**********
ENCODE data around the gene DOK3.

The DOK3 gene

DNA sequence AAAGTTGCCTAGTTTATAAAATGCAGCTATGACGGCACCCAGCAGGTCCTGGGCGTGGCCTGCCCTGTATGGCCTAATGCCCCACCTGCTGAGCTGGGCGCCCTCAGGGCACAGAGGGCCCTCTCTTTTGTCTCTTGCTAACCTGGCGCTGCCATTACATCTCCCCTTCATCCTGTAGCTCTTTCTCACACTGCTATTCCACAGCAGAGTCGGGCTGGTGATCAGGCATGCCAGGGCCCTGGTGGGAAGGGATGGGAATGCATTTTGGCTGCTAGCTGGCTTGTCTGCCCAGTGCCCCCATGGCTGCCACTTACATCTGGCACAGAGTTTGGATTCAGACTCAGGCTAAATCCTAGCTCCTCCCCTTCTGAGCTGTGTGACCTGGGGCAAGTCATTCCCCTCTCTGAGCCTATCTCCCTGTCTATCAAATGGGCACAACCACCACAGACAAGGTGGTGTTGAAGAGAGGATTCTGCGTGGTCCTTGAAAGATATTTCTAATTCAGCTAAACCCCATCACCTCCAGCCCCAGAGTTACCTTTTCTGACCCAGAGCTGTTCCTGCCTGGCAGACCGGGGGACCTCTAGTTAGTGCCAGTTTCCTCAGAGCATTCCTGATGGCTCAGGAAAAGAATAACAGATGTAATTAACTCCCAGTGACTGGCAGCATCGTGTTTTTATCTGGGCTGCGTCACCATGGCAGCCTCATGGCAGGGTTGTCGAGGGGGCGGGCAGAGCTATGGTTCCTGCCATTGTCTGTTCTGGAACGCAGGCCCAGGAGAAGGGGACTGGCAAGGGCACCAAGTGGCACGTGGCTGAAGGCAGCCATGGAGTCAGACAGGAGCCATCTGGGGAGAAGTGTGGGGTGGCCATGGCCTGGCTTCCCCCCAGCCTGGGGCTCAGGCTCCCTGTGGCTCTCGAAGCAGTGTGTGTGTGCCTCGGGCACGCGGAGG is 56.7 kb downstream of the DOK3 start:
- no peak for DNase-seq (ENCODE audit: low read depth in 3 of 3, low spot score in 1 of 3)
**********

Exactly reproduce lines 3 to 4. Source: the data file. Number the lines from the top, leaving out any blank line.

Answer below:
DNA sequence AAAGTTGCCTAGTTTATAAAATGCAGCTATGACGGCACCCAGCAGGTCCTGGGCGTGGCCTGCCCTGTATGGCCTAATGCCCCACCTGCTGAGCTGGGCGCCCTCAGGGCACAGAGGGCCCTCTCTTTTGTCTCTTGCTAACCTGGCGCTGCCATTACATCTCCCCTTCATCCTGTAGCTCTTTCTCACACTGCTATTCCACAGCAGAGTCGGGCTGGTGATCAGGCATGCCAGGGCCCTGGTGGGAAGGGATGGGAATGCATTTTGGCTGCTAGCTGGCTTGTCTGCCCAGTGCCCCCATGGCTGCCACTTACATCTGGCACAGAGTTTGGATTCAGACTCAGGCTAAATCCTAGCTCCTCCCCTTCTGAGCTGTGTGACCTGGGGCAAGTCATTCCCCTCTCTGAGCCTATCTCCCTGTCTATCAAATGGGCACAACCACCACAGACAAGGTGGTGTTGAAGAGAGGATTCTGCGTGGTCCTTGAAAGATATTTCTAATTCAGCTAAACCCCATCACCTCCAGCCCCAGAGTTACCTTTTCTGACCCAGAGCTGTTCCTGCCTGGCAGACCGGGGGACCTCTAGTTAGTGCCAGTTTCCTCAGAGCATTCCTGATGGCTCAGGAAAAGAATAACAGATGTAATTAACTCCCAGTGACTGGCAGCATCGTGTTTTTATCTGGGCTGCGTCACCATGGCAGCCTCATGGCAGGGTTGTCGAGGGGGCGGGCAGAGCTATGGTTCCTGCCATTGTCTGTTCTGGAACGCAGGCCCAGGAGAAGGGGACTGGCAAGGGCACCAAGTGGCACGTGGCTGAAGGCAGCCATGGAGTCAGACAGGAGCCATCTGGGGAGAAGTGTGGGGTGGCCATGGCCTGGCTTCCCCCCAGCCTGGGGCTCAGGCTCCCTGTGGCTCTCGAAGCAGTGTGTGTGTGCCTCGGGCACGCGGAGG is 56.7 kb downstream of the DOK3 start:
- no peak for DNase-seq (ENCODE audit: low read depth in 3 of 3, low spot score in 1 of 3)